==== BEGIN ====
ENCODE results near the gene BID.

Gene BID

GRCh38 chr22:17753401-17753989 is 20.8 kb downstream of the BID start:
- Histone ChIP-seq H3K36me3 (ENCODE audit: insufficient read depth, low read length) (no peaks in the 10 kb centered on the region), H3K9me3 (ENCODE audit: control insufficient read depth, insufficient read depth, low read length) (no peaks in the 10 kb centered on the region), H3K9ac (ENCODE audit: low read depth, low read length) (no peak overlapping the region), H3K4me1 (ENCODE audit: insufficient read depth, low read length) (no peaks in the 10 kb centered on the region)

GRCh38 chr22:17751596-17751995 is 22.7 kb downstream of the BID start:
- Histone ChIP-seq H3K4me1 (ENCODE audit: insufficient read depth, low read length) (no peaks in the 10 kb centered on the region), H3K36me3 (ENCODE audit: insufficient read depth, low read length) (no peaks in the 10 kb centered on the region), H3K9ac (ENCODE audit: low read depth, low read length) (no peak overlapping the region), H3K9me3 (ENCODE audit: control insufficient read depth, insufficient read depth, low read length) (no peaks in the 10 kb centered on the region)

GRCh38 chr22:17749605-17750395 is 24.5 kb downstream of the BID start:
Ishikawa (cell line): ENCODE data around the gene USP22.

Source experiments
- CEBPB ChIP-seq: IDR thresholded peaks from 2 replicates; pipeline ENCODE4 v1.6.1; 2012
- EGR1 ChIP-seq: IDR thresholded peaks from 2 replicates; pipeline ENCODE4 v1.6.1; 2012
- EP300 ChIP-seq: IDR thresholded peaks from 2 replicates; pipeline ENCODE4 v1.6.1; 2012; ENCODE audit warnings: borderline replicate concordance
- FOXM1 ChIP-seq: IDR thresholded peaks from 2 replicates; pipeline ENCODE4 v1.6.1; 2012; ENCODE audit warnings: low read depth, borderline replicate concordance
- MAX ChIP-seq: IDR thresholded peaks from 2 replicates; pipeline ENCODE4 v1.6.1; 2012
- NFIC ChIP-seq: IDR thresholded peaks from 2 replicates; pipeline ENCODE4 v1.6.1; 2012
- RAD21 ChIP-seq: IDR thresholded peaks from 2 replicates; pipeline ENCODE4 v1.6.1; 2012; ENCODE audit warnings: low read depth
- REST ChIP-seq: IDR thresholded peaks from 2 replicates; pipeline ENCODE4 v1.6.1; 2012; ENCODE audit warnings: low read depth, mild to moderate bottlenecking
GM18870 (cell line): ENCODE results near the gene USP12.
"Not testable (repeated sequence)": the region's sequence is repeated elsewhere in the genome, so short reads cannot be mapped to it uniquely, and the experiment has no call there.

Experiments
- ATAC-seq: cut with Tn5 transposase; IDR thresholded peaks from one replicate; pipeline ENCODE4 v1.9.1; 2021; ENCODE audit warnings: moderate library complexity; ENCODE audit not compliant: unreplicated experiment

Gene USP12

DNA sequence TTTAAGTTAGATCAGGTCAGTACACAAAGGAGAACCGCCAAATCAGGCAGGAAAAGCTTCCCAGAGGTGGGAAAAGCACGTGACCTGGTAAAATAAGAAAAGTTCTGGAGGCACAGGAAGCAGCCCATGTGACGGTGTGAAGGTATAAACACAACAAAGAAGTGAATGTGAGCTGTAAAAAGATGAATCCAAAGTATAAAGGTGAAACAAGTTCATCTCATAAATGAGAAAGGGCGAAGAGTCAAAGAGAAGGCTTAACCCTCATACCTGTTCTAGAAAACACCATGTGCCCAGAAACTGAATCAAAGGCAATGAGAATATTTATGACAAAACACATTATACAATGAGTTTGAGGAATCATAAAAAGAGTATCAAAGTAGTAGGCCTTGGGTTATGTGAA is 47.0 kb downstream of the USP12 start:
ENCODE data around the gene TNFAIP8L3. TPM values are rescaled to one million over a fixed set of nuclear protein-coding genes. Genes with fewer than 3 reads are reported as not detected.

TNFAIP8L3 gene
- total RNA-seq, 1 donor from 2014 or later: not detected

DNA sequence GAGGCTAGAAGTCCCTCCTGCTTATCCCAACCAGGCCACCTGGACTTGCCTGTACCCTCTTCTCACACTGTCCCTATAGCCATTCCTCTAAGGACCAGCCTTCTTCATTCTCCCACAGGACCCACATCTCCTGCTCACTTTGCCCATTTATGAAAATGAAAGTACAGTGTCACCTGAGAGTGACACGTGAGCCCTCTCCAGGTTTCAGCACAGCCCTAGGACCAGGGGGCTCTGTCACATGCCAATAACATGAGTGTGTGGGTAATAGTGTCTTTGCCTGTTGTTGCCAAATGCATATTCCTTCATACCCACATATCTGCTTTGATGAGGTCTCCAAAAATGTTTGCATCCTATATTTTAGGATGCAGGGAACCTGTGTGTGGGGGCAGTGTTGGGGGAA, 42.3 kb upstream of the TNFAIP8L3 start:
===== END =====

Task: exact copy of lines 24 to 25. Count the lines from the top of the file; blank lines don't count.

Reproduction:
ENCODE data around the gene TNFAIP8L3. TPM values are rescaled to one million over a fixed set of nuclear protein-coding genes. Genes with fewer than 3 reads are reported as not detected.

TNFAIP8L3 gene